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Bumpy Green Tubes & Strung Drops
Bumpy Green Tubes & Strung Drops 2-3/8"

Long ago I bought some of these cute bumpy lampwork beads at a bead show and made myself a different pair of earrings. Later I bought the same bead again in green and also in red and in topaz when I discovered that an online company had them but was discontinuing the line. Since then they've just been sitting in one of my many bead boxes waiting for something to happen.

Recently someone complimented me on my pair, so I decided to see if I could come up with another appealing design with the same main bead, and this was the result. I was going to put the drops on headpins, but I didn't have enough gold-filled headpins on hand, so I used the stringing wire instead. I usually favor movement in my dangles, which headpins would have provided, but it turns out I like this design too because the slight stiffness of the stringing wire splays out the drops creating a nice shape that couldn't be easily done with headpin drops.

Black & White "Bobbers"
Black & White Bobbers 1-1/2"

These earrings take me back to my very first adventures in jewelry making, in high school. I used to take neon colored jelly fishing worms, the ones with glitter suspended in the jelly, and put earwires on them. Remember, this was the 80's and although I have never been much of a fashion trend follower, I was experimenting with decorative makeup and those worm earrings were part of my own lame version of the punk look. At some point I tried red and white fishing bobbers as earrings; they were lightweight but bold. Just what I was looking for at the time.

In case you were wondering, it's just the half white/half black (instead of red) of these beads that reminds me of the bobbers earrings. The scale is completely different. Each of these earrings has eight 6mm black/white glass beads with AB coating on half of the bead. The beads hang from Argentium silver headpins I balled myself in my silversmithing class. The beads dangle from 4mm niobium jumprings in steel blue and teal, which are connected to a steel blue 3/4" niobium hoop.

Bumpy Blue Cushion Earrings
Bumpy Blue Cushion Earrings 2-1/4"

I am often frustrated by my habit of buying beads on a whim and then taking ages and ages to do anything with them. I've had these beads for well over a year and I've finally forced myself to make a finished pair of earrings with them. The interesting thing is that, from the very beginning, every time I've picked up these beads I've make a design like this, but I kept thinking I should do something more with them. I've tried other things, but I always go back to this, so I decided it must be the right thing to do with them. I think the whimsical look of the bead goes well with the swingy long style. I just wish they showed up better in my dark hair. If they did, I'd be keeping them for myself.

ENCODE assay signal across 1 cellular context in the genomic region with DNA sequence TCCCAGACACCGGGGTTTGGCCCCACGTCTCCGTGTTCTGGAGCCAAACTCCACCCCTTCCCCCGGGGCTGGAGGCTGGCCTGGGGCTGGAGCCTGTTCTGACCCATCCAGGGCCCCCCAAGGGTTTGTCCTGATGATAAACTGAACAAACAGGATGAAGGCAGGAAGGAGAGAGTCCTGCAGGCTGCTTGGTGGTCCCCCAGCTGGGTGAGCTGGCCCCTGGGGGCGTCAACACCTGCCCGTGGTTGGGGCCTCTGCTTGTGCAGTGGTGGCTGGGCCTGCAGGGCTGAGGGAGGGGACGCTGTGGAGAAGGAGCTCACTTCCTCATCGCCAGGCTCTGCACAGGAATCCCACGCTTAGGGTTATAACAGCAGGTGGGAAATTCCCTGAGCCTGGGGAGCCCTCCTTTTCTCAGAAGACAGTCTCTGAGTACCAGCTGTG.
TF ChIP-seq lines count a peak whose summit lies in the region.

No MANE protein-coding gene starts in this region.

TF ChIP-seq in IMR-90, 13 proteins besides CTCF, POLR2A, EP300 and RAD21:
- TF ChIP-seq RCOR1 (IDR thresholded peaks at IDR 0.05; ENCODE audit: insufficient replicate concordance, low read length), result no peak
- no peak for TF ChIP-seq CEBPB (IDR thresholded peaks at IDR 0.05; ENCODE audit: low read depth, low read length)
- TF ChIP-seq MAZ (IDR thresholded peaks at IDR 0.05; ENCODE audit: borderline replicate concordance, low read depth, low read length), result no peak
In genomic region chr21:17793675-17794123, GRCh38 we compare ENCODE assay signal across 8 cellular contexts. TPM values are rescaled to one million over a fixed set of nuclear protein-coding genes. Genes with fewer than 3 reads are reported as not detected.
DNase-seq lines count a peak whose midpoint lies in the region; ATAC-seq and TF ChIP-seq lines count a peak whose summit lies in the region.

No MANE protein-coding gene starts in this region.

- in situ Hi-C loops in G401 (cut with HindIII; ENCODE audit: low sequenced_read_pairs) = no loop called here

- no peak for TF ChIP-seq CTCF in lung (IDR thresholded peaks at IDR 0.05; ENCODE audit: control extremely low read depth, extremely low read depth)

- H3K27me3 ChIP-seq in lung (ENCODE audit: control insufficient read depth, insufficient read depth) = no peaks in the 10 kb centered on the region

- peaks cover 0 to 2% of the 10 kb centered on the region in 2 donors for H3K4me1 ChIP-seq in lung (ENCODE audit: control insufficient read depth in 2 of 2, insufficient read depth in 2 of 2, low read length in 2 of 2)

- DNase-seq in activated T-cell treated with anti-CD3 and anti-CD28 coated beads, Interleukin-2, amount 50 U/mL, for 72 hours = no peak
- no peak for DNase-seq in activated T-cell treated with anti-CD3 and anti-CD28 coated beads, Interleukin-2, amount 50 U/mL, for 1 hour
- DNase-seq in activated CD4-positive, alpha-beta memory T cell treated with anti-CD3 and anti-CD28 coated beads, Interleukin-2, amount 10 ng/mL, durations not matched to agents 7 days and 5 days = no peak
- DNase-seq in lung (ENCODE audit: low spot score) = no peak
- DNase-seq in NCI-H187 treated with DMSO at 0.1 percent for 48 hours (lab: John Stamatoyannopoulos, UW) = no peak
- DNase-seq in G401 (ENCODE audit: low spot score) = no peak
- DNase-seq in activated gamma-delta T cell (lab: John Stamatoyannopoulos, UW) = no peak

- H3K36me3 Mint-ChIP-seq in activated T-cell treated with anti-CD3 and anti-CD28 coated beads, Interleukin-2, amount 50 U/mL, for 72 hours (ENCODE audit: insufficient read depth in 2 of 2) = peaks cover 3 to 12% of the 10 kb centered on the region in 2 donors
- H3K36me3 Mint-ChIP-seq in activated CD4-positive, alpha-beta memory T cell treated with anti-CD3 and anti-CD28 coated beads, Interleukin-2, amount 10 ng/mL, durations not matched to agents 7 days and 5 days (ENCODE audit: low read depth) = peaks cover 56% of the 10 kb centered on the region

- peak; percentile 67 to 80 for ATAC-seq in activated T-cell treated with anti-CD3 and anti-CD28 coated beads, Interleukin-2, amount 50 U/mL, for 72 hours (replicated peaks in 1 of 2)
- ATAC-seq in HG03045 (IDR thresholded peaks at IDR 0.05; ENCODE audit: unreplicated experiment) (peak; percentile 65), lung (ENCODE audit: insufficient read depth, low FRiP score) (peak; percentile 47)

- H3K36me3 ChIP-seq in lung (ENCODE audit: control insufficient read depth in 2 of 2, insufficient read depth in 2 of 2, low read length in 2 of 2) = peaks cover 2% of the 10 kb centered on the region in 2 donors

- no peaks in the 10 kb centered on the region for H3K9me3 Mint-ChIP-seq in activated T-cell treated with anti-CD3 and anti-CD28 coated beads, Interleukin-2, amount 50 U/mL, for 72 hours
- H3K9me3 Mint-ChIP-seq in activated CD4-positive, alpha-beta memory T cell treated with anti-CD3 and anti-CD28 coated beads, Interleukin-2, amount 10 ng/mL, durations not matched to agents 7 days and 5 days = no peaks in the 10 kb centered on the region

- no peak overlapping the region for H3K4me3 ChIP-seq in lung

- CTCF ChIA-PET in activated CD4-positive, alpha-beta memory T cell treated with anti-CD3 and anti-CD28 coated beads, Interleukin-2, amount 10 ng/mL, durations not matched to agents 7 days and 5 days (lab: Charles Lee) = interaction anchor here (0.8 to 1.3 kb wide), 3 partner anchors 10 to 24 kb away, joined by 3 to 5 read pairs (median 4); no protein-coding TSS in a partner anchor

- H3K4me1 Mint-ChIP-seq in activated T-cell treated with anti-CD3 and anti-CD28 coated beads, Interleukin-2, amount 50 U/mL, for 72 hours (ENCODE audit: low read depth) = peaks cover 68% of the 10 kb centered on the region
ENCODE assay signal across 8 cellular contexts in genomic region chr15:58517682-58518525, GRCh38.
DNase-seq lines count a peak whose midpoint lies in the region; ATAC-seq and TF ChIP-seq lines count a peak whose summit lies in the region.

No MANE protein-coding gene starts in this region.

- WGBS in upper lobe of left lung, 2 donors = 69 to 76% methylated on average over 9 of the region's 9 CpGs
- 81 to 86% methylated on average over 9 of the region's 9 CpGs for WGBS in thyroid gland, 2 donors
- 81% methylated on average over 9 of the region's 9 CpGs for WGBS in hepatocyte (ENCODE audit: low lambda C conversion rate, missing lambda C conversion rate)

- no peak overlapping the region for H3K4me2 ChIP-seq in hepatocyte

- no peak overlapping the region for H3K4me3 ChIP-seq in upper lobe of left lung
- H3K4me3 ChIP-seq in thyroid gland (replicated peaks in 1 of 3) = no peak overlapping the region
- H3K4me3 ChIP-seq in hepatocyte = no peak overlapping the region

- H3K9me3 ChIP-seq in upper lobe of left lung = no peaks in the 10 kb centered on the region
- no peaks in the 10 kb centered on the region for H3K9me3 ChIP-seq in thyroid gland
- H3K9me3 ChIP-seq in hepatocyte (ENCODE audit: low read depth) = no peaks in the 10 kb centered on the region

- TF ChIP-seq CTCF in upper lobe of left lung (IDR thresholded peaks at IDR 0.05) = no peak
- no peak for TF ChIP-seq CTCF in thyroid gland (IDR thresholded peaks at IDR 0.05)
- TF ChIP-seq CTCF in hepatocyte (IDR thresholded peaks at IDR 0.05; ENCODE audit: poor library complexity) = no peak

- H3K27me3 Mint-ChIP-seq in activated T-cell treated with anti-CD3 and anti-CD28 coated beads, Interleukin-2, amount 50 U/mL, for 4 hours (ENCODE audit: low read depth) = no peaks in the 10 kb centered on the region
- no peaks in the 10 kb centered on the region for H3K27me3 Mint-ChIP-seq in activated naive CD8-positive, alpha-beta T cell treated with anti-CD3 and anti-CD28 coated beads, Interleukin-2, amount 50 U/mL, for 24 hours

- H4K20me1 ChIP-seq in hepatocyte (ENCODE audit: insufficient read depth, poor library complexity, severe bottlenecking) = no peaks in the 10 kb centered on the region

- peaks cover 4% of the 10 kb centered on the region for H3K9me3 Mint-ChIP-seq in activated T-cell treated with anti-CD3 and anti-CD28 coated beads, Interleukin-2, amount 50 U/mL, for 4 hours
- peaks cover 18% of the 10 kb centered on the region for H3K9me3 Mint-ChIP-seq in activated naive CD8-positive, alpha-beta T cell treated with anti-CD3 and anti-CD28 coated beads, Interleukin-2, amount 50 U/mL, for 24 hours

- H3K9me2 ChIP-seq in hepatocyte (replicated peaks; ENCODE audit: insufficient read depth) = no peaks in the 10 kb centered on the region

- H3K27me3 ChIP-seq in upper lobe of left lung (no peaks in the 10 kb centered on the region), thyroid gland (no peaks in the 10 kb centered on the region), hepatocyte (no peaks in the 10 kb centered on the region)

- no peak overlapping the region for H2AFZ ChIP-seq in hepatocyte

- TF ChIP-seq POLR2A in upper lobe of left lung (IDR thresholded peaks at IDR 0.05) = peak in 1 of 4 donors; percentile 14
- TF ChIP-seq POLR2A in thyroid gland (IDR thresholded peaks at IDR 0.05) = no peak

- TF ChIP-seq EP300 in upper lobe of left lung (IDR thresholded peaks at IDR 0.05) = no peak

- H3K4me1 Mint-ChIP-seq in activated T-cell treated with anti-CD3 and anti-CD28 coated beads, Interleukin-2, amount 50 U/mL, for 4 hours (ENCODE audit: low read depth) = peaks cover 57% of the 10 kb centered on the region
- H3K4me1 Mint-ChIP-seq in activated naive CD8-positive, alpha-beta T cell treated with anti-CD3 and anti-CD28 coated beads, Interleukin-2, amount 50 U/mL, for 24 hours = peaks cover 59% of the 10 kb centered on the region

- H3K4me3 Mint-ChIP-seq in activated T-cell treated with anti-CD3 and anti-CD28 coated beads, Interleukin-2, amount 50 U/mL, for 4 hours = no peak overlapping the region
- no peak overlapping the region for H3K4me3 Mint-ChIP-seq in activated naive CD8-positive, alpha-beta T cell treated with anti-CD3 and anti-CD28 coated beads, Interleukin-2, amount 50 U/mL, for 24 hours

Multi-color "Brick" with Dangles
Multi-color Brick with Dangles 1-5/8"

So what do you call a rectangular tube shape? The only thing I could think of was "brick". Anyway, these gold foil-lined rectangular tubes have interesting swirls of black and splotches of green/blue and pinky-red. I paired them with Swarovski dangles in peridot, Caribbean blue opal, and padparadscha satin. The earwires and headpins are Argentium silver that I balled in my metalsmithing class. The wire through the "brick" is also Argentium.

Lime Bubbles
Lime Bubbles Earrings

These bright lime green lozenges pair nicely with a tiny rondelle and #6 seed bead. It's interesting to see the slightly pink hue on the lower right bead, because I've never noticed it just looking at it, but somehow the camera caught a reflection of the red chair sitting near my photo setup, I guess. The headpins are sterling, while the earwires are hand-made from Argentium silver wire.

I sold this pair, but I've still got some of these beads, so I've got this design listed in the Customize Gallery if you'd like to have a pair made for you.

Silver Foil Rounds with Brown Spots and Drops
Silver Foil Rounds with Brown Spots and Drops 1-1/2"

I like the way the 6 different dangles in shades of brown jumble around the lower bead. I'm generally not into brown much, but I like the way the white spots and silver foil lining brighten these beads up, not to mention the sterling balls on the headpins adding a bit of shine. All of the metal in this one is sterling sliver.

This is another case of me buying beads because they caught my eye, and then not doing anything with them for several years. I've looked at these beads over and over again, but since I hardly have any brown in my own wardrobe, I struggled to find an idea for what to do with them. Then one of my co-workers who has commissioned several pieces mentioned one day that she was looking for something brown, but not too dark because she has dark hair. I went home and made these, but they weren't what she was looking for. Hopefully someone else will take a shine to them and give them a good home. It'll probably be a long, long time before I add something brown to my wardrobe that makes me decide to keep them for myself.

Russian Serpentine and Bicone Necklace

I made this necklace to go with a pair of Russian serpentine earrings I made while back. The front section is serpentine beads wire-wrapped to soldered jump rings. I made the back half with alternating double open jump rings and single soldered jump rings. The bicones are in three colors that I think match nicely with the greens of the serpentine.

This was my first time making a beaded necklace that incorporated making my own chain. I know that my silversmithing instructor would be horrified that I didn't solder all of the jumprings, but soldering such tiny rings separately was bad enough; I couldn't face soldering the rest closed with the chain put together.

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